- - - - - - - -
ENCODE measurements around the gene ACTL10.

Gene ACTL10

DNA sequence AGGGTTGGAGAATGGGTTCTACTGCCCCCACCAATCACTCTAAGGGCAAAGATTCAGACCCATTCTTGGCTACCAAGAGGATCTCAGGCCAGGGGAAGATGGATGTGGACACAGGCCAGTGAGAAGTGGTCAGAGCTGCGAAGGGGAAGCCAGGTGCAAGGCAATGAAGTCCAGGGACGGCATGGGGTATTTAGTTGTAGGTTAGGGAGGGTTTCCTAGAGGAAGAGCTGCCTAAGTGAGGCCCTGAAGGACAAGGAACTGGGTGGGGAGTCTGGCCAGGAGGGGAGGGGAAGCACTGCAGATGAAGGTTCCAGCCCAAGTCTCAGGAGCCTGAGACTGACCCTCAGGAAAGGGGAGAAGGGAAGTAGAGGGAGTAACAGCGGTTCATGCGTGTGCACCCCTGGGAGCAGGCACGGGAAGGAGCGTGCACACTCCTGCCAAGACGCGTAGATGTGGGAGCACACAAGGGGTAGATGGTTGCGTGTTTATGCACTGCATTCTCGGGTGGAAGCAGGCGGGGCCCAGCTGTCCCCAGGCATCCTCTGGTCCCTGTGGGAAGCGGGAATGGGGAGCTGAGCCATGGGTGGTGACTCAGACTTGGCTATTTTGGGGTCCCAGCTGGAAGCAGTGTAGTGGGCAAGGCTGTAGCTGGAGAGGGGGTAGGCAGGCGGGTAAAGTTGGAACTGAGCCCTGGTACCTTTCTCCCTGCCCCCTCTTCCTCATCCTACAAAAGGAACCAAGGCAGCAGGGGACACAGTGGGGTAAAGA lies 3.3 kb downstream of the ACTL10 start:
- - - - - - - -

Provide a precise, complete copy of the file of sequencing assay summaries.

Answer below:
ENCODE measurements around the gene ACTL10.

Gene ACTL10

DNA sequence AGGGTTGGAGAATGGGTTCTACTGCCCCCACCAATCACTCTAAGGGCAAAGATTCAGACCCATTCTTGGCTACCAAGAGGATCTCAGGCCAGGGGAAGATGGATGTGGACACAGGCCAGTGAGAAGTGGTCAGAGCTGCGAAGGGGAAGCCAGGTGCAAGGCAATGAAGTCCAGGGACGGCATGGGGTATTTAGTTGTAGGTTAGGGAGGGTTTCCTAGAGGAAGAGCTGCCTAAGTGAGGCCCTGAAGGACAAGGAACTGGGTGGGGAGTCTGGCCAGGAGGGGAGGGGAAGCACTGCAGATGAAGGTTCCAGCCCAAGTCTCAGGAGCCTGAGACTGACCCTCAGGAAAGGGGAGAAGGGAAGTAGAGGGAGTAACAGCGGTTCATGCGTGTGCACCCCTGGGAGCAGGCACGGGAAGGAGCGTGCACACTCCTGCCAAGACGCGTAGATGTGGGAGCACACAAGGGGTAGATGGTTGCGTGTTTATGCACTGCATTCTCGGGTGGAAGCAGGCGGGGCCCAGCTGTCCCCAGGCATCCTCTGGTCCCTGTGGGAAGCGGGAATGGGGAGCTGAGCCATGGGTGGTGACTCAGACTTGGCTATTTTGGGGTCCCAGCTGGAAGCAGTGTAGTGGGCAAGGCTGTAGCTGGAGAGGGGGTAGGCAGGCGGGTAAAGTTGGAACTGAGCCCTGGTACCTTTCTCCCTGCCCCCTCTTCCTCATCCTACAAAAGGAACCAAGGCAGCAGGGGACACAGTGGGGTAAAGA lies 3.3 kb downstream of the ACTL10 start: